What you'll need to do when your rainy-day fund is gone
I remember a few years back when a guy who lived on our block asked my husband to borrow $5. We didn't really know the guy, but he said he was going through a divorce, had custody of his kids and needed money for the bus to get to work. My husband gave him the money and although I was skeptical of his story, my husband said that if he didn't really need the money he wouldn't have asked. I'm sure he was right. The man never asked my husband for money again, and whenever we saw him and his kids he'd wave and say hello.
I thought of this man recently because he was obviously suffering a financial crisis and felt that swallowing his pride and asking neighbors he barely knew for money was his only option at that point. (We heard later that he had asked another neighbor for money once, too.) If you've used up your rainy day fund (or never had one) you may be feeling desperate like that man. While I don't suggest that you resort to asking strangers for money, you are going to have to make some tough sacrifices.
Keeping a roof over your head, heat in the house, and food on the table should be among your priorities, not paying for expensive cellphone, cable TV, movie rental, and gym plans. I'm always amazed at people who tell me they are having a difficult time financially, but then mention that they just left the hair salon, bought new shoes, or saw the latest action flick at the movies. If you are truly experiencing financial hardship, you will have to make huge sacrifices.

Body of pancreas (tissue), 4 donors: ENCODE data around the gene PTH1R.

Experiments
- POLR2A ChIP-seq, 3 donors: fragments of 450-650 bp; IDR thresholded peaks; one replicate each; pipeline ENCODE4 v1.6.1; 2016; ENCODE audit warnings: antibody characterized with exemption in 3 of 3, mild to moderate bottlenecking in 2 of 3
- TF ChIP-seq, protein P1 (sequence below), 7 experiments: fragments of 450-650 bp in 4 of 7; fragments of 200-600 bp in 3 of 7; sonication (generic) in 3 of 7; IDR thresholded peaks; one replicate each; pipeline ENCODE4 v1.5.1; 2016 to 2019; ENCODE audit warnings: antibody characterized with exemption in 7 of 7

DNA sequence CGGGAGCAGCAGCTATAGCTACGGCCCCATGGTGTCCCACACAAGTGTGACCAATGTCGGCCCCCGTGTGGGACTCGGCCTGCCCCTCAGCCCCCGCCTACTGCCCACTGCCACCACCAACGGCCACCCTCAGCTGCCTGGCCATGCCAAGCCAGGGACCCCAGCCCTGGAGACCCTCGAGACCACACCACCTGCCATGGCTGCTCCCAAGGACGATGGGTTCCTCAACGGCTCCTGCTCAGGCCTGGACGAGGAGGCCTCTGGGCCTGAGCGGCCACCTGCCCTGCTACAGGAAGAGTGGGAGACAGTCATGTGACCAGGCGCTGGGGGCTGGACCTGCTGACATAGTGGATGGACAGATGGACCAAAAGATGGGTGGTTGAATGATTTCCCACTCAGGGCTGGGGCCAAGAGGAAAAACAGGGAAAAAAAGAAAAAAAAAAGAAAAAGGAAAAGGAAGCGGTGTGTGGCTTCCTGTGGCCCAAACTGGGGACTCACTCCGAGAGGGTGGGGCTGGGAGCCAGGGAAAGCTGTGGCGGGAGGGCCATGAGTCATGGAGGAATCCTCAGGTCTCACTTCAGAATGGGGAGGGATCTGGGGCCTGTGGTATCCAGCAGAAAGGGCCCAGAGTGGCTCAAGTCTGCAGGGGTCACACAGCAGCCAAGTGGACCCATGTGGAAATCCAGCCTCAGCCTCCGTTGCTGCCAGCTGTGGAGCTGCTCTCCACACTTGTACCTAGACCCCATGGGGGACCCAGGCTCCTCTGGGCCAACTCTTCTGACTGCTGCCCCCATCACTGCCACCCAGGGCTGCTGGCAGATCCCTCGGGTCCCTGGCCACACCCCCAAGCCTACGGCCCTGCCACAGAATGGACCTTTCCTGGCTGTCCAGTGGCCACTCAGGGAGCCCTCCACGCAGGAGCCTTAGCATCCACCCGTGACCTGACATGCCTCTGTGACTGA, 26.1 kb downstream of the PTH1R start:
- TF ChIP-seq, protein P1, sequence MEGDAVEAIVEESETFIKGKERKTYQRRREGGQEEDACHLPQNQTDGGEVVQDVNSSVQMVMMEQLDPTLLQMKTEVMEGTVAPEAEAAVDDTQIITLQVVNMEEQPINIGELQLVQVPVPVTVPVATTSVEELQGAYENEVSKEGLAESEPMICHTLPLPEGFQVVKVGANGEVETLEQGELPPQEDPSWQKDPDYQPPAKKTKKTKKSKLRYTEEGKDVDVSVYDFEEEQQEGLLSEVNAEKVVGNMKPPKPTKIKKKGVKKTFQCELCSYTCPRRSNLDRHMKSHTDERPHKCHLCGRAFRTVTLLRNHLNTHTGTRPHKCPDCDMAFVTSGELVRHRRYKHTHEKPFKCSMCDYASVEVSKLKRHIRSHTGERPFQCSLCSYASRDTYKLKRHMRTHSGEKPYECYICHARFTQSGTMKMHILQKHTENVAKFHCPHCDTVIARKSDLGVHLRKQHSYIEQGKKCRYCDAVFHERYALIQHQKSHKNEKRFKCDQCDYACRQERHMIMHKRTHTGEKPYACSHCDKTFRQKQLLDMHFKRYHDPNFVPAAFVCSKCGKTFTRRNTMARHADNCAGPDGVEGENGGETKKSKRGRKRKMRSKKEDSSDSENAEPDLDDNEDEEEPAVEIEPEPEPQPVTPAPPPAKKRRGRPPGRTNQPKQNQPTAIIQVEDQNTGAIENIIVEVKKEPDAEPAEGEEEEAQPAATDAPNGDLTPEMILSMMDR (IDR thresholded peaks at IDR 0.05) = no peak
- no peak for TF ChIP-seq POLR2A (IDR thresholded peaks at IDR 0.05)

You may be able to find a part-time or temp job, or work from home to pay your housing costs. But if you can't find even a low-paying job, go out and shovel snow or do odd jobs for neighbors if you need to since it's honest work. If you own a home and need mortgage payments, you might want to consider renting out a room to a friend or family member who can help with bills.
You'll probably need to budget for transportation to job hunt, run errands or chauffeur your kids. But if you live near reliable public transportation, use it. Walk as much as possible for nearby errands. If you don't have access to a bus or train, plan car trips to get the most bang for your buck. Shop for groceries that are on sale and use coupons. Skip the fast food, cut down on junk food and cook hearty meals from inexpensive ingredients.
If you need to raise cash fast, look around your house and sell items you can do without (yes, even your big screen TV). If you are really desperate and have money in non-retirement investment accounts, you may need to sell some of your assets and deduct the losses on your tax return. You can even borrow against the cash value of a life insurance policy if necessary. While financial experts advise against cashing out retirement accounts, the fact of the matter is that at some point you may be faced with no other option to prevent a foreclosure or bankruptcy. Of course taking this taboo step means you'll have to re-plan your retirement strategy. Also, in some cases, filing for bankruptcy may actually make sense.
Desperate times call for desperate measures. Carefully assess your situation to make sure you've done everything possible that's legal and within reason to keep your head above the financial waters.